They might as well call Labor Day the Anti-Super Bowl movie.
It’s the film for people who don’t know and don’t care who Peyton Manning is.
They think a Seattle Seahawk is an extinct dinosaur or they are trying to convince everyone at your Super Bowl party that we should change the channel to The Puppy Bowl.
Kate Winslet and Gattlin Griffith star as Adele and Henry – a mother and son struggling to get by in rural New Hampshire circa 1987. Adele and Henry’s Dad (Clark Gregg) split up a few years ago, and she hasn’t really been the same since. Suffering from horrible agoraphobia and very unsettled emotionally, Adele counts on Henry to be the man of the house, but he’s a few years away from being a man.
When the two head off to the store to get some supplies for the upcoming Labor Day weekend, her fear of leaving the house becomes justified. Henry meets up with Frank (Josh Brolin) – an escaped convict on the run. Frank kidnaps the two of them and forces Adele and Henry to let him hide out in their home until he can make a getaway at nightfall.
However, this nightmare scenario isn’t quite a nightmare.
Frank fixes things up around the house.
He teaches Henry how to hit a baseball and how to identify some tools.
He looks like Josh Brolin and makes a very tasty peach pie (using peaches given to Adele by some poor schlub who doesn’t look like Josh Brolin and probably has the hots for the single mommy, which makes Frank quite the devious playa!).
Will Frank make a run for the Canadian border?
Will Adele and Henry be in danger, or will they dare to have a second helping of that tasty peach pie?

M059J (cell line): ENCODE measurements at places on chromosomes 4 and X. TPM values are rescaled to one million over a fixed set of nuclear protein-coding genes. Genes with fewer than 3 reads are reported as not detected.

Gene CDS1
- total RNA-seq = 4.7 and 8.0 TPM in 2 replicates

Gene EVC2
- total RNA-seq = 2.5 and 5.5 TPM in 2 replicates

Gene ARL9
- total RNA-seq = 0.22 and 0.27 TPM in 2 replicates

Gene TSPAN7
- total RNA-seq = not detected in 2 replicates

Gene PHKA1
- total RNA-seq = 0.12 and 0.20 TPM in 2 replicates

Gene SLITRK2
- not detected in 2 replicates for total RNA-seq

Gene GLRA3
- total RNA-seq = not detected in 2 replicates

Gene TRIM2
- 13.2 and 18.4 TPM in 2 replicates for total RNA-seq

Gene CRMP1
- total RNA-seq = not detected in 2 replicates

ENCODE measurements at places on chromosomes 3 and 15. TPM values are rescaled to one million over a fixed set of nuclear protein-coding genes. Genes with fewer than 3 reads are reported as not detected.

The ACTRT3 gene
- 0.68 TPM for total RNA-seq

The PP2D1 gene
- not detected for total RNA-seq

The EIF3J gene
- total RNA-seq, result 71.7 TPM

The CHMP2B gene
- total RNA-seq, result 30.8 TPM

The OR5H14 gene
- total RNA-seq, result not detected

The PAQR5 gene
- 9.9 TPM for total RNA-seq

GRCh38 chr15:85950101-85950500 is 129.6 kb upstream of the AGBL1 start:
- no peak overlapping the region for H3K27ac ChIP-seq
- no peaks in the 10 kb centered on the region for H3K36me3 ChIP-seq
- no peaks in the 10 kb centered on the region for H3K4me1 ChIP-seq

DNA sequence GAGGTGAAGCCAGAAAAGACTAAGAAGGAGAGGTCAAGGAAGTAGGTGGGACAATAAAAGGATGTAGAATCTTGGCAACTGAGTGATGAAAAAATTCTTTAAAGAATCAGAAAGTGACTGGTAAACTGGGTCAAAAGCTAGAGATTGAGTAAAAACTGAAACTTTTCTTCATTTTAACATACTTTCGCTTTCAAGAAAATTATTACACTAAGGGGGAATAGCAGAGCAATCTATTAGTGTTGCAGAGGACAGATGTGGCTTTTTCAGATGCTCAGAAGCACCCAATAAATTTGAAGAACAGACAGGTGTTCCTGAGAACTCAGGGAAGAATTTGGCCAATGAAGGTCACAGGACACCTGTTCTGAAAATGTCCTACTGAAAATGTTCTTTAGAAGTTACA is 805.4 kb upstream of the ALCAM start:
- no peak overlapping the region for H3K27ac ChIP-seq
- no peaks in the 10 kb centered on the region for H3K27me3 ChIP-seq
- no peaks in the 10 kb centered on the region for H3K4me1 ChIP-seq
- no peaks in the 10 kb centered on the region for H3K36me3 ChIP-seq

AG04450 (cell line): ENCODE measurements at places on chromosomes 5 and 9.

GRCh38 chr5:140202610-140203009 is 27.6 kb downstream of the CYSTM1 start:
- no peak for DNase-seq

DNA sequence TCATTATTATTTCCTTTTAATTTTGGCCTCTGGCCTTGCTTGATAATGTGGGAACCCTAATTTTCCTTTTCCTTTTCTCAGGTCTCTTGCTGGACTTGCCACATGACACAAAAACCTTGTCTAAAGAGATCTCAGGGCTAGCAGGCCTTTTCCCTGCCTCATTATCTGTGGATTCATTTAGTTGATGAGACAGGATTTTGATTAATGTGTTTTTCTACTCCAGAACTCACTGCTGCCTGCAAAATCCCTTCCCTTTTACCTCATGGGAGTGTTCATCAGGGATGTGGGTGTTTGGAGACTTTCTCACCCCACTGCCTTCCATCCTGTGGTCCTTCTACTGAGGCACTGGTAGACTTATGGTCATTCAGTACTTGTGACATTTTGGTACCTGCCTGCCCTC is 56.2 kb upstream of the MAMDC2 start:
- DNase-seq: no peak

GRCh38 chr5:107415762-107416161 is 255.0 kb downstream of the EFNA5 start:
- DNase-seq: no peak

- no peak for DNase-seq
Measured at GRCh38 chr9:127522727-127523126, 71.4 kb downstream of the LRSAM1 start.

Aren’t Frank and Adele spending a little too much time alone for a kidnapper and kidnapping victim?
I don’t care how good the acting might be, and writer/director Jason Reitman could be directing the living daylights out of this movie, but I cannot get past this ridiculous, moronic, preposterous plot.
The escaped convict is a decent guy because he makes a good peach pie (and looks like Josh Brolin)?
Reitman (based on the book by Joyce Maynard) has plenty of trouble with the narrative here. Through constant flashbacks, the audience gets to learn the story behind Frank and why he was incarcerated, which gains him some sympathy with the people sitting in the theater, but Adele and Henry don’t seem to get that information, which makes it appear like Frank wins over Adele because he looks like Josh Brolin and makes a tasty peach pie. Not exactly good reasons to vote her Mother of the Year as Frank becomes some sort of surrogate father for Henry (and kind of becomes her Daddy, if you know what I mean).
Then, Labor Day never gets out of mopey mode. Supporters will call it solemn and reflective, or maybe even deep and moody, but it’s boring. All of those long, lingering scenes of Josh Brolin fondling the peaches, kneading the dough and using a rolling pin on his crust while the camera focuses in on his muscles are some sort of porn for the lovelorn (and baking fans), while Winslet is left quivering from fear and everything else she is feeling during this oddly inappropriately erotic weekend.
Are people supposed to be learning lessons about love or something? Maybe the whole movie is some subliminal advertisement for a web site that encourages ladies to become pen pals with dudes in prison?
All I know is that I will be brushing up my pie recipes.
Labor Day is rated PG-13 for thematic material, brief violence and sexuality.